Cutting up & restructuring a cast-off garment is much less intimidating than creating something without or even with a pattern. So much less intimidating that it's really fun. It's fun, & materials are plentiful in the form of thrifted garments. It's therefore cheap to practice & experiment with this sort of garment construction which leads to ever increasing ability to realize what I envision. I didn't anticipate this, because I've never felt quite so much freedom to whack clothing up & experiment. If the armsythe is too confining, next time I'll know to cut it deeper in back, etc. It's actually easier to fit someone this way than it is using a commercial pattern.
This isn't an entirely new concept - although the current reconstruction or recycling trend bears little resemblance to its previous incarnation. In the past, people used up their belongings. Garments frayed & worn at the edges were recycled into smaller garments using the remaining good yardage. I have an illustrated WWII pamphlet detailing how Americans could 'do their part' in the war effort by using old worn garments to create new clothing. The pamphlet shows several possible pattern layouts to ensure the least possible waste.
I've had several 'special' pieces of fabric for years. These are sizeable pieces intended for a basic garment; a special piece of wool, or linen. I cannot bring myself to cut into these. What if the garment doesn't fit well? I really have no desire to sew on these fabrics. Anything made with them would have to be essentially perfect. The margin for error is zero. That insures disaster, since disaster is anything shy of perfect . What is perfect? I have fewer disasters than I ever have, but 3 yards of black cashmere? That's stress. Cutting & sewing with my shoulders all crunched up & my jaw clenched? Pass. When my grandmother gave it to me, my mom said fabric like it couldn't be purchased anywhere now. Maybe I'll hang it on an empty wall.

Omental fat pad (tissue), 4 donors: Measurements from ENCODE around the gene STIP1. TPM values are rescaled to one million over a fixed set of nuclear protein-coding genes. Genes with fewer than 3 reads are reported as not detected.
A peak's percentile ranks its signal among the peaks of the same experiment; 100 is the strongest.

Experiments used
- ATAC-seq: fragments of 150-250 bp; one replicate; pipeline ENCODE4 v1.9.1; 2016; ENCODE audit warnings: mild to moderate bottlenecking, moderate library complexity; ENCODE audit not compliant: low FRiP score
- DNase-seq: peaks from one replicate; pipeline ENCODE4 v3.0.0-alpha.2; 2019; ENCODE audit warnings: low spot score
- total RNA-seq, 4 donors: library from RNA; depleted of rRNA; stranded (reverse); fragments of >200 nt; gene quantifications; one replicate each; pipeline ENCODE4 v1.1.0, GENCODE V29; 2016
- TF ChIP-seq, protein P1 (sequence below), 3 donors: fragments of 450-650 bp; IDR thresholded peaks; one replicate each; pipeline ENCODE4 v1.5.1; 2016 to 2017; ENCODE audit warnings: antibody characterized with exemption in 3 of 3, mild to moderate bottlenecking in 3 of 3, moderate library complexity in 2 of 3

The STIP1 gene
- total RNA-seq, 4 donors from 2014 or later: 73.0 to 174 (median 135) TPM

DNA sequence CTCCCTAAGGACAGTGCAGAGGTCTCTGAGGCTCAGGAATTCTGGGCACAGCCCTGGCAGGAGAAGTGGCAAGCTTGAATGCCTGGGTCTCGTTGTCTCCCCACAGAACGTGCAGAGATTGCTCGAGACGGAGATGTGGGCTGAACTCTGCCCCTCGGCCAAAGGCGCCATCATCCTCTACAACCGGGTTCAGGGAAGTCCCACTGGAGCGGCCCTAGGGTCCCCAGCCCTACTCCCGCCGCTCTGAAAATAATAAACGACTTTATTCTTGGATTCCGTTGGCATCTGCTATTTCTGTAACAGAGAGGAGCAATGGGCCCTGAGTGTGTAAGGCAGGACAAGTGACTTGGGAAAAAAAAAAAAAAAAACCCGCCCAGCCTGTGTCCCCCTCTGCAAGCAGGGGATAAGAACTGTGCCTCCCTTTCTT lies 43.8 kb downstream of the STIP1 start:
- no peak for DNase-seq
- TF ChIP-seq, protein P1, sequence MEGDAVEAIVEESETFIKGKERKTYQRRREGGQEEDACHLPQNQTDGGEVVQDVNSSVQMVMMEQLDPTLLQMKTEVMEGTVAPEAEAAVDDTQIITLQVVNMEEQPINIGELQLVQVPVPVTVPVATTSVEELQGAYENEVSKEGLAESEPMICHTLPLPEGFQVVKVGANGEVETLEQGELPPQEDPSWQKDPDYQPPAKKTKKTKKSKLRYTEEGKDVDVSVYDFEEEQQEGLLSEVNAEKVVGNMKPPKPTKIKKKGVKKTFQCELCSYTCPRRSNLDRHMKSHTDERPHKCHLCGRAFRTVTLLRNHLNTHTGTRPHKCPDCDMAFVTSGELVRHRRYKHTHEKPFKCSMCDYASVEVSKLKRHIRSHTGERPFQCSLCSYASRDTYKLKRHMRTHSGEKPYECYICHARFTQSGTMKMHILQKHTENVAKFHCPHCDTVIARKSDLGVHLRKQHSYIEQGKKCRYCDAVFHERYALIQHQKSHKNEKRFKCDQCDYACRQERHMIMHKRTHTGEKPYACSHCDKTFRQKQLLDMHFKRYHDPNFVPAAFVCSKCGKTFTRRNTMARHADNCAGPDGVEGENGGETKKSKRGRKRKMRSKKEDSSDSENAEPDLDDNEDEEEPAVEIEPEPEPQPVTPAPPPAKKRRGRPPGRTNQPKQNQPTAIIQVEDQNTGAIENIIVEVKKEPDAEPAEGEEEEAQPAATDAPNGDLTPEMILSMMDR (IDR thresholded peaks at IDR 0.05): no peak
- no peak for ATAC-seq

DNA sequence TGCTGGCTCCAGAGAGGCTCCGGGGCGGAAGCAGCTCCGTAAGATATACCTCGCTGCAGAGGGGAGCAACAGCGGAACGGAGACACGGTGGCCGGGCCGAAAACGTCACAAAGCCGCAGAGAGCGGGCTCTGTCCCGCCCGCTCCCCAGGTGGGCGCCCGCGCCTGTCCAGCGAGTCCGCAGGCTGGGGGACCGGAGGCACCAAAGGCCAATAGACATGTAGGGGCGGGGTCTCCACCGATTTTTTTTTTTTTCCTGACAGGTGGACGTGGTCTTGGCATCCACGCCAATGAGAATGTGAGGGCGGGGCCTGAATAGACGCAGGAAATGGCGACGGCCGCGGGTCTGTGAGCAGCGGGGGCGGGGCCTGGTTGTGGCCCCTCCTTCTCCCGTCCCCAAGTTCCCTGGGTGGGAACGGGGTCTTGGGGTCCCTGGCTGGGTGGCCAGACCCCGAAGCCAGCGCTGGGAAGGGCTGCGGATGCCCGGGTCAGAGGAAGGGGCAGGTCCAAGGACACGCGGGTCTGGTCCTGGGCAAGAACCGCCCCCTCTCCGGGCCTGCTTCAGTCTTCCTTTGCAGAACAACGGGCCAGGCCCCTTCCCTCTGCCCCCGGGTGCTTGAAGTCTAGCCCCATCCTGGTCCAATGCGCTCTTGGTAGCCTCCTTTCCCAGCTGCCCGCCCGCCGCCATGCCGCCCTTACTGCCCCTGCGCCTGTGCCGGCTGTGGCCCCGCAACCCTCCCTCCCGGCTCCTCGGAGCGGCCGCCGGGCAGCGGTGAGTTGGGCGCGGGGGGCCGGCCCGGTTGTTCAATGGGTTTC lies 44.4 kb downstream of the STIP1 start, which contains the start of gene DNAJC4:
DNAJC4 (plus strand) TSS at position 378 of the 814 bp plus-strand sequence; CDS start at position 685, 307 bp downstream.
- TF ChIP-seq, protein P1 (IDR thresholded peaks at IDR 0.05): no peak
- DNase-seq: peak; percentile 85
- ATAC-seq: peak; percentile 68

I have approached many arts/crafts by working toward technical mastery. Read the instructions, find the 'best way', understand why, use the method, etc. There is a lot of value in technical mastery (control), but it can get pretty stagnant. The mushrooming interest in crafts in the last few years has really demonstrated the value of experimentation. Sometimes a very experimental approach distinctly lacks technical mastery - it is not tied to 'the method'. New ideas are developed. Being exposed to this creative energy & having access to varied & affordable materials really adds to the pleasure of making things. It has become less about affording materials & mastering technique. It's much more exciting to try to conceive a new & interesting use for something. Its just engaging my mind in a different direction.